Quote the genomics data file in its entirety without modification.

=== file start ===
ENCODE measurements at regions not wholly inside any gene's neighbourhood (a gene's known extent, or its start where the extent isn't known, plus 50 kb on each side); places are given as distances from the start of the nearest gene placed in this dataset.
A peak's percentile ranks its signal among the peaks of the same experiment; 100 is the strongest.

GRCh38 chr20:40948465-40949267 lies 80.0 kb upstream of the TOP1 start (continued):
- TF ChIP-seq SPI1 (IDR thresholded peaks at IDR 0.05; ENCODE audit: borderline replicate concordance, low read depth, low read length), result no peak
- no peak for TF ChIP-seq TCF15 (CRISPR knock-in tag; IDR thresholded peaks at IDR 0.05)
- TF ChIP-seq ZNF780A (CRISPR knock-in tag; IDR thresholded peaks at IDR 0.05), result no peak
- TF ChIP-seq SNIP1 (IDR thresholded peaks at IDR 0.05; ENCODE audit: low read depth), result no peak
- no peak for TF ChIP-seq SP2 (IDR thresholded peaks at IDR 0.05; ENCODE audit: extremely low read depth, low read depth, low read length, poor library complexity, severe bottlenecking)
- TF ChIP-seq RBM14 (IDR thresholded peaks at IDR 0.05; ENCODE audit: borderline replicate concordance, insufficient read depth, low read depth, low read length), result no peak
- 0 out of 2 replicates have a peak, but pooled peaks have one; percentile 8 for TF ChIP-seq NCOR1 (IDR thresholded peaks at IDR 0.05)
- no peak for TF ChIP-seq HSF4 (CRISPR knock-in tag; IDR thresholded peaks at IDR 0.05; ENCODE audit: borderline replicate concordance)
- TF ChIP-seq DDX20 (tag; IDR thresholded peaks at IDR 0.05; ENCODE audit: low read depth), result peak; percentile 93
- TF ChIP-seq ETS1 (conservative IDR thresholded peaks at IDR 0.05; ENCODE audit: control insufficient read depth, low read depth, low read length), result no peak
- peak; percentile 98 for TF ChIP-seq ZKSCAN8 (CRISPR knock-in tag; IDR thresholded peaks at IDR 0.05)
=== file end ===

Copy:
ENCODE measurements at regions not wholly inside any gene's neighbourhood (a gene's known extent, or its start where the extent isn't known, plus 50 kb on each side); places are given as distances from the start of the nearest gene placed in this dataset.
A peak's percentile ranks its signal among the peaks of the same experiment; 100 is the strongest.

GRCh38 chr20:40948465-40949267 lies 80.0 kb upstream of the TOP1 start (continued):
- TF ChIP-seq SPI1 (IDR thresholded peaks at IDR 0.05; ENCODE audit: borderline replicate concordance, low read depth, low read length), result no peak
- no peak for TF ChIP-seq TCF15 (CRISPR knock-in tag; IDR thresholded peaks at IDR 0.05)
- TF ChIP-seq ZNF780A (CRISPR knock-in tag; IDR thresholded peaks at IDR 0.05), result no peak
- TF ChIP-seq SNIP1 (IDR thresholded peaks at IDR 0.05; ENCODE audit: low read depth), result no peak
- no peak for TF ChIP-seq SP2 (IDR thresholded peaks at IDR 0.05; ENCODE audit: extremely low read depth, low read depth, low read length, poor library complexity, severe bottlenecking)
- TF ChIP-seq RBM14 (IDR thresholded peaks at IDR 0.05; ENCODE audit: borderline replicate concordance, insufficient read depth, low read depth, low read length), result no peak
- 0 out of 2 replicates have a peak, but pooled peaks have one; percentile 8 for TF ChIP-seq NCOR1 (IDR thresholded peaks at IDR 0.05)
- no peak for TF ChIP-seq HSF4 (CRISPR knock-in tag; IDR thresholded peaks at IDR 0.05; ENCODE audit: borderline replicate concordance)
- TF ChIP-seq DDX20 (tag; IDR thresholded peaks at IDR 0.05; ENCODE audit: low read depth), result peak; percentile 93
- TF ChIP-seq ETS1 (conservative IDR thresholded peaks at IDR 0.05; ENCODE audit: control insufficient read depth, low read depth, low read length), result no peak
- peak; percentile 98 for TF ChIP-seq ZKSCAN8 (CRISPR knock-in tag; IDR thresholded peaks at IDR 0.05)